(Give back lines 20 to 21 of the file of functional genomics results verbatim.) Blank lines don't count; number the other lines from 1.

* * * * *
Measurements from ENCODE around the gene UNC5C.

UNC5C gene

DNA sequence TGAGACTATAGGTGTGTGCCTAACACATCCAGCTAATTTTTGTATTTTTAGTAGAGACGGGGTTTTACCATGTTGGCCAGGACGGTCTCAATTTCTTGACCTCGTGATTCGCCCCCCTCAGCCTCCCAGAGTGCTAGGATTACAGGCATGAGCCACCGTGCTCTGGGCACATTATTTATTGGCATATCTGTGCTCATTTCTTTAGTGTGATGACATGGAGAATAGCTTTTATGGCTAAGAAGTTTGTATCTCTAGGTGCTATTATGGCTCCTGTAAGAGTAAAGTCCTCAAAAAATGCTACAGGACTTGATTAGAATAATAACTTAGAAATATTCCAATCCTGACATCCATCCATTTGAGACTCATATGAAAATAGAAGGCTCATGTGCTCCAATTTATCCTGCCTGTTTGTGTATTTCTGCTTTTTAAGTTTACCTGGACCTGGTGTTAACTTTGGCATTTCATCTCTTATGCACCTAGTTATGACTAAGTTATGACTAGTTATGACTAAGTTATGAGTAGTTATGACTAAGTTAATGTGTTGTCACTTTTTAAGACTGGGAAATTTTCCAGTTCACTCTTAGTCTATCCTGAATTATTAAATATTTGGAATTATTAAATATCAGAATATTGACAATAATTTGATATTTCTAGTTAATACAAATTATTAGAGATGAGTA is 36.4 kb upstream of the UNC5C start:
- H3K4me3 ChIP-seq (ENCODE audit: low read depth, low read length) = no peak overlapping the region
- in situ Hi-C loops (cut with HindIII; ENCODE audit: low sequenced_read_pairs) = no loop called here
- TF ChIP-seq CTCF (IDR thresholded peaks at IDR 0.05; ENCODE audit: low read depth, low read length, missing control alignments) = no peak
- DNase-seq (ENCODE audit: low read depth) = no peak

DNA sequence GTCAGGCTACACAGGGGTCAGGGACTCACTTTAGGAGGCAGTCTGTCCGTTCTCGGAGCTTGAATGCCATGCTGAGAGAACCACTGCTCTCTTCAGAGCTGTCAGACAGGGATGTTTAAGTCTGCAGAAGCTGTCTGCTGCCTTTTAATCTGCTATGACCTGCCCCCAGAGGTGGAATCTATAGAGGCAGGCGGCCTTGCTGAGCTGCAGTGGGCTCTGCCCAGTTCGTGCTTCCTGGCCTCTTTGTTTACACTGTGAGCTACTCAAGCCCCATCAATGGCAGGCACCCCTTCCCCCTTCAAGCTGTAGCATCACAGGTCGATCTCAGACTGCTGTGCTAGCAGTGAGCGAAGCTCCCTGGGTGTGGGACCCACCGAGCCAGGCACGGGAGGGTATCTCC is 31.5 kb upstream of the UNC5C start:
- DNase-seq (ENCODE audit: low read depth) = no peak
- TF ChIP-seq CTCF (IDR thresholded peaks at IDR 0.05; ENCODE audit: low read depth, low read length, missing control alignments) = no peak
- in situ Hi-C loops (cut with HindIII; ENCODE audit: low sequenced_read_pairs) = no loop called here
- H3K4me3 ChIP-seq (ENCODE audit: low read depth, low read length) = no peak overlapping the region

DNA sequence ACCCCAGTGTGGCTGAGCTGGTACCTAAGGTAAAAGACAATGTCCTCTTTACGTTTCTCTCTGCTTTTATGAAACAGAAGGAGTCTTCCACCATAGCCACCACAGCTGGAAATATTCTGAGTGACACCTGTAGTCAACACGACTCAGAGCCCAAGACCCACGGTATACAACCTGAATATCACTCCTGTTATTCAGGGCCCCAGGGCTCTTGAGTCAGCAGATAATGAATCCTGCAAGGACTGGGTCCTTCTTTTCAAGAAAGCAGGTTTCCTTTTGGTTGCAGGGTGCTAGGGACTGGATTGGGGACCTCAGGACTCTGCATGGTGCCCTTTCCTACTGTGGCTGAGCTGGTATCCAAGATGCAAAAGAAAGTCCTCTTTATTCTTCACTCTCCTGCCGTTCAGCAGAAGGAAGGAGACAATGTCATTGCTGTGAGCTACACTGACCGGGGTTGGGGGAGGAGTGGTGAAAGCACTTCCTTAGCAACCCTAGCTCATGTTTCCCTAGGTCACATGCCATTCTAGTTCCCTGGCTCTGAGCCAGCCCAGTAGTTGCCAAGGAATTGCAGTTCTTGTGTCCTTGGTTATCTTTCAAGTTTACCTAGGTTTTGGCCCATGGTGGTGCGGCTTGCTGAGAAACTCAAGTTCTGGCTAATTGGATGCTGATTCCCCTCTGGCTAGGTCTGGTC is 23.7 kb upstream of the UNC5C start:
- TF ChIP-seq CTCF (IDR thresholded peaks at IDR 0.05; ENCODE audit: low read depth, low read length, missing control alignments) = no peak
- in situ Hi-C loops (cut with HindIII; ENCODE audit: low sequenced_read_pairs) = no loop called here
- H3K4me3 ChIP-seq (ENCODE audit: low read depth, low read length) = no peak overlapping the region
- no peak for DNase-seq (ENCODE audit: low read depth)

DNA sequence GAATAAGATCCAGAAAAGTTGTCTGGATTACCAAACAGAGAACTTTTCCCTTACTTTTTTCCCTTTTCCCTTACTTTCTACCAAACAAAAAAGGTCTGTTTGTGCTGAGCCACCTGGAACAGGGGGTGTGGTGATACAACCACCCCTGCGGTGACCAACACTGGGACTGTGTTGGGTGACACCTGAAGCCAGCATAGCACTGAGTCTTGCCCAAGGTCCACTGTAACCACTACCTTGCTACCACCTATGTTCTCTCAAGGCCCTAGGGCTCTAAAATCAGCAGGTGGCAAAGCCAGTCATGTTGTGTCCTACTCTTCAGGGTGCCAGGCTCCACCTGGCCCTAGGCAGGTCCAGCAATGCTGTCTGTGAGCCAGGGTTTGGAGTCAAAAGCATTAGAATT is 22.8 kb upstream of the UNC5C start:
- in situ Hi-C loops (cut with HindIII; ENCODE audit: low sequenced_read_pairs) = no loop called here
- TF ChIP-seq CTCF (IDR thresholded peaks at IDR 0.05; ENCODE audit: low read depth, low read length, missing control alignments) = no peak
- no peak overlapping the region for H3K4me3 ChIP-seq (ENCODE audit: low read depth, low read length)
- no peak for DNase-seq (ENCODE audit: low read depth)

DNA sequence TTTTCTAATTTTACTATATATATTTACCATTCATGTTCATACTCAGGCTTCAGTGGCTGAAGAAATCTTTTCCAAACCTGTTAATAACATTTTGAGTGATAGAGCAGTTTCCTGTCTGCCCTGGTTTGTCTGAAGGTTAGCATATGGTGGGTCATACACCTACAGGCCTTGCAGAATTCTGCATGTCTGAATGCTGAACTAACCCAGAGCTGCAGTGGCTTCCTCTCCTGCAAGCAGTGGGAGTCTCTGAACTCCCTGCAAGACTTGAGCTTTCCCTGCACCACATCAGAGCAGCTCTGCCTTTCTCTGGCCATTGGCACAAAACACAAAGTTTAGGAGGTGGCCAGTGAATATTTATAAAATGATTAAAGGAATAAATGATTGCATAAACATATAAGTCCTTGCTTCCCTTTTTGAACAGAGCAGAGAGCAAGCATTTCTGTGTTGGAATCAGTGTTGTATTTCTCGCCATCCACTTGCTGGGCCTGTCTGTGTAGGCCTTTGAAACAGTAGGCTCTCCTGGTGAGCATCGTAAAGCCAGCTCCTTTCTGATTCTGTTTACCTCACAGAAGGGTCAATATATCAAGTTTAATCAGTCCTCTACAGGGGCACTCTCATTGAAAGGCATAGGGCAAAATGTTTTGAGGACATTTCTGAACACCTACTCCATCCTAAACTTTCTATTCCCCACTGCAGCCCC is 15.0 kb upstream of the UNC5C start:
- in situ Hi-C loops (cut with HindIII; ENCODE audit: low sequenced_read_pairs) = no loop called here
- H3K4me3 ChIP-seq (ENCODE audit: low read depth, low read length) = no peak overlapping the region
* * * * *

- TF ChIP-seq CTCF (IDR thresholded peaks at IDR 0.05; ENCODE audit: low read depth, low read length, missing control alignments) = no peak
- no peak overlapping the region for H3K4me3 ChIP-seq (ENCODE audit: low read depth, low read length)